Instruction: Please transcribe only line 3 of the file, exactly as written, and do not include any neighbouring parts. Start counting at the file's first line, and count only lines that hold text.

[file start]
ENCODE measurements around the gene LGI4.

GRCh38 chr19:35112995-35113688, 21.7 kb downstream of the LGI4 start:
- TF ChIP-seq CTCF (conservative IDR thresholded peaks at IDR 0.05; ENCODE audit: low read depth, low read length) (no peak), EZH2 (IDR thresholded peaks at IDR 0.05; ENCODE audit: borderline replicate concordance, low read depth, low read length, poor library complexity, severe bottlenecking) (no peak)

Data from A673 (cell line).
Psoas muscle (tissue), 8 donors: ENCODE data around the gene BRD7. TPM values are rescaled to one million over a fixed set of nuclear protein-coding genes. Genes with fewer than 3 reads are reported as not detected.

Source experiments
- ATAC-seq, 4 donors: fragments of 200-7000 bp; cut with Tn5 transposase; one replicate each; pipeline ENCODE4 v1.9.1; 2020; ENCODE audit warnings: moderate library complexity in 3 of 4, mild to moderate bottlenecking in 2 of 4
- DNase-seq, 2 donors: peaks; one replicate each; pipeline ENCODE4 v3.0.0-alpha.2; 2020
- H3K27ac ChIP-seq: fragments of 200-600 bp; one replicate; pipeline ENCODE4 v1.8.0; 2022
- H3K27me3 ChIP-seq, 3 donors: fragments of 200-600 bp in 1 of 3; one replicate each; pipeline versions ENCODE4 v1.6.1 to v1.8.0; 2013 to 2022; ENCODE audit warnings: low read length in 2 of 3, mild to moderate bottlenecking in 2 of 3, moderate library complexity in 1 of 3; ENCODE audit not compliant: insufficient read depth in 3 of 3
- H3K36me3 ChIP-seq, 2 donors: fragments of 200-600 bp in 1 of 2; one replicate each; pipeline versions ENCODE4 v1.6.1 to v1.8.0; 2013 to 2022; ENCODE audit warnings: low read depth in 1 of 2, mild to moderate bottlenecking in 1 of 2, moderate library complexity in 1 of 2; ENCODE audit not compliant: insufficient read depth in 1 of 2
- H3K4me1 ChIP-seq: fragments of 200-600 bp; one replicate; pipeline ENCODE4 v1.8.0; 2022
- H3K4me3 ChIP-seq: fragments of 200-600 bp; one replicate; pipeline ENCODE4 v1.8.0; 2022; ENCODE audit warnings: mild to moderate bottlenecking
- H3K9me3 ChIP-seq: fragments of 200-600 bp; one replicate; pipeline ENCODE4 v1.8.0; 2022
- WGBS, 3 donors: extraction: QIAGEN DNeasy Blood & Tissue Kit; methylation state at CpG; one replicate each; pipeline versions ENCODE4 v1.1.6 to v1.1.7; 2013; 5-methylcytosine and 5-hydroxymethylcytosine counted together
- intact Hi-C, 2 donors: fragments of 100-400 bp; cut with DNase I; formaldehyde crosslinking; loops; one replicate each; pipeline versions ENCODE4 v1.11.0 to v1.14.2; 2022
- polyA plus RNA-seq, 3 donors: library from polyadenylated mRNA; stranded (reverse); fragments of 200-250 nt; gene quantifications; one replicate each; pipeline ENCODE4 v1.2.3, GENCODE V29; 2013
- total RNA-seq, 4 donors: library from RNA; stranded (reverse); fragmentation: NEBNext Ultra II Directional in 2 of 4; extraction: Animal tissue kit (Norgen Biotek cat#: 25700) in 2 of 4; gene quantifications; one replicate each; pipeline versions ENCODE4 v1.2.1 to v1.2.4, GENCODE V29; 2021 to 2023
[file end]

- TF ChIP-seq CTCF (conservative IDR thresholded peaks at IDR 0.05; ENCODE audit: low read depth, low read length) (no peak), EZH2 (IDR thresholded peaks at IDR 0.05; ENCODE audit: borderline replicate concordance, low read depth, low read length, poor library complexity, severe bottlenecking) (no peak)